Herniated discs are a common cause of back pain, but the good news is, most pain can be treated with conservative approaches. If you've got disc-related back pain, here are three steps you can try to help you feel better.
Did you know that nine out of 10 Americans will experience debilitating back pain at some point in their lives, and 40 percent of those with chronic back pain will be diagnosed with degenerative disc disease?
So you’ve been suffering from back pain for a while now, and you’re wondering if it could be degenerative disc disease. At Advanced Spine and Pain, we’ve treated thousands of patients for degenerative disc disease and are happy to share the secrets we’ve learned to help you answer the question, “Do I have it?”
If you have a family history of degenerative disc disease (DDD) — especially if your mother, father or both had the disease — it’s more likely that you’re suffering from the same problem.
Age is also a leading risk factor. If you’re over 60 years old, you’re actually more likely to have DDD than not, even if you don’t suffer from back pain.
If you’ve spent much of your life or career bending, lifting and performing physical labor, or you’ve suffered trauma to your neck or back in the past, your risk of DDD is increased as well. Men are more likely to get DDD than women, and smokers are at higher risk than non-smokers.
Another recent study conducted by Stanford University found that obesity is also a leading risk factor for this sometimes debilitating condition. Although there hasn’t been adequate research to support obesity as a direct cause of DDD, statistics make the correlation between the two very clear. If you have a BMI over 25, it’s quite possible that your back pain is related to DDD.
If none of these risk factors apply to you, there could very well be another, unrelated culprit causing your back pain. Likewise, if all of these risk factors apply to you, the probability that DDD is causing your pain and discomfort is high.
The pain associated with degenerative disc disease is often worse when you’re at rest than it is when you’re up and walking around. For this reason, patients with DDD often have a hard time sitting through a whole movie or day at the office, for example, and might find themselves pacing back and forth frequently throughout the day. Additionally, you might find that you have to get up during the night and walk around to alleviate your back or neck pain. These are classic signs of DDD.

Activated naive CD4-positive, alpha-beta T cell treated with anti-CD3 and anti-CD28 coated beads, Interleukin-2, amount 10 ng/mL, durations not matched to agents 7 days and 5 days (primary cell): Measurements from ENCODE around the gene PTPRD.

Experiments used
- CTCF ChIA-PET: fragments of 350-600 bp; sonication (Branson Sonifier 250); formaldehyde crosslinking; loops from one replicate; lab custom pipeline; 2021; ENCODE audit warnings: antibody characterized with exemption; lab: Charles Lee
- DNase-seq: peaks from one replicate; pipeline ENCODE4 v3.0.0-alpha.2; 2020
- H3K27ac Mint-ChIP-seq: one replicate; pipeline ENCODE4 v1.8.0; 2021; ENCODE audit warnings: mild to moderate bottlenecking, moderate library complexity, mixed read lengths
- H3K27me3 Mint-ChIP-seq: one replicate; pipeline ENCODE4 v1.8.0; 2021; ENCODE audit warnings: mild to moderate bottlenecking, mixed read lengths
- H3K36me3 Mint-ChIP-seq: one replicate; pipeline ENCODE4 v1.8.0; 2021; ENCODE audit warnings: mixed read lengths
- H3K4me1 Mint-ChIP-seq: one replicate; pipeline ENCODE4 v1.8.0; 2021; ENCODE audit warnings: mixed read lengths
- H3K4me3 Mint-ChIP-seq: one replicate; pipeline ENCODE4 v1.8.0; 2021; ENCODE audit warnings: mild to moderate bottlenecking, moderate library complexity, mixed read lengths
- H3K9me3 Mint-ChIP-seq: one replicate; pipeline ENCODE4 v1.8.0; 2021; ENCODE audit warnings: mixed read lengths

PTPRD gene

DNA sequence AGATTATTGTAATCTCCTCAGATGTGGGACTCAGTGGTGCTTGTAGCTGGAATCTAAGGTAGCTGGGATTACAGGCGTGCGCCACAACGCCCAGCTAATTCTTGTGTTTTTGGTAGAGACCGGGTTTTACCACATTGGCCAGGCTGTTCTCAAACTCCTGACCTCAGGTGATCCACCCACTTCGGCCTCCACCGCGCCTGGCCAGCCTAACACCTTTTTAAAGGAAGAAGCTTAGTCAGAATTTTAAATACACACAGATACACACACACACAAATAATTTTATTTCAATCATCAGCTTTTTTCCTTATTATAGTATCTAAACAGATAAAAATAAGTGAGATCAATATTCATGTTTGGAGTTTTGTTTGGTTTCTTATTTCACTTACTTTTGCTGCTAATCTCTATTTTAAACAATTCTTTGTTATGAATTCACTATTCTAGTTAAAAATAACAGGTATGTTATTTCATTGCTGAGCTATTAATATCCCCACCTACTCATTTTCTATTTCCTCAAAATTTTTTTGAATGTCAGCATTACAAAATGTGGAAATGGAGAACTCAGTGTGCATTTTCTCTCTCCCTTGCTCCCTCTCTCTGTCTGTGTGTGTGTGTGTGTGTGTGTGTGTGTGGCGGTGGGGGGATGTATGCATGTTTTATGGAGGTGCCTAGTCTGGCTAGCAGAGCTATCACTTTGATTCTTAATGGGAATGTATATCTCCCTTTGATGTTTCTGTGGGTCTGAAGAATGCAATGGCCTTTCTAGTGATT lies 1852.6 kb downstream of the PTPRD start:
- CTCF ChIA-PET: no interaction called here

If you’ve tried anti-inflammatories, heat or ice without any alleviation of your symptoms, you might be dealing with degenerative disc disease. DDD usually requires intervention from a doctor, and, although the pain tends to come and go, over-the-counter remedies are largely unsuccessful in providing any lasting relief as they’re unable to address the underlying cause.
If you’re also experiencing numbness and tingling in your arms or legs or weakness in your leg muscles, you might have degenerative disc disease. In fact, it’s critical that you see a doctor as soon as possible if you experience weakness, numbness or tingling associated with DDD as it can indicate nerve damage.
If you’ve been suffering from chronic, unexplained back pain — or you’ve been diagnosed with DDD but unable to find treatment that works — call the experienced physicians at Advanced Spine and Pain to schedule a consultation today.
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